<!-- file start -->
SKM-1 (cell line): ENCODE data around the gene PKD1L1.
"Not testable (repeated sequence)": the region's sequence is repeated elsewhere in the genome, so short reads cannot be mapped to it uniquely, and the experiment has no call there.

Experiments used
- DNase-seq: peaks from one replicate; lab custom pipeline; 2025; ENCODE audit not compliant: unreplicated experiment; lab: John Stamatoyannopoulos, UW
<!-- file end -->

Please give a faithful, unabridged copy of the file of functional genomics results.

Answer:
SKM-1 (cell line): ENCODE data around the gene PKD1L1.
"Not testable (repeated sequence)": the region's sequence is repeated elsewhere in the genome, so short reads cannot be mapped to it uniquely, and the experiment has no call there.

Experiments used
- DNase-seq: peaks from one replicate; lab custom pipeline; 2025; ENCODE audit not compliant: unreplicated experiment; lab: John Stamatoyannopoulos, UW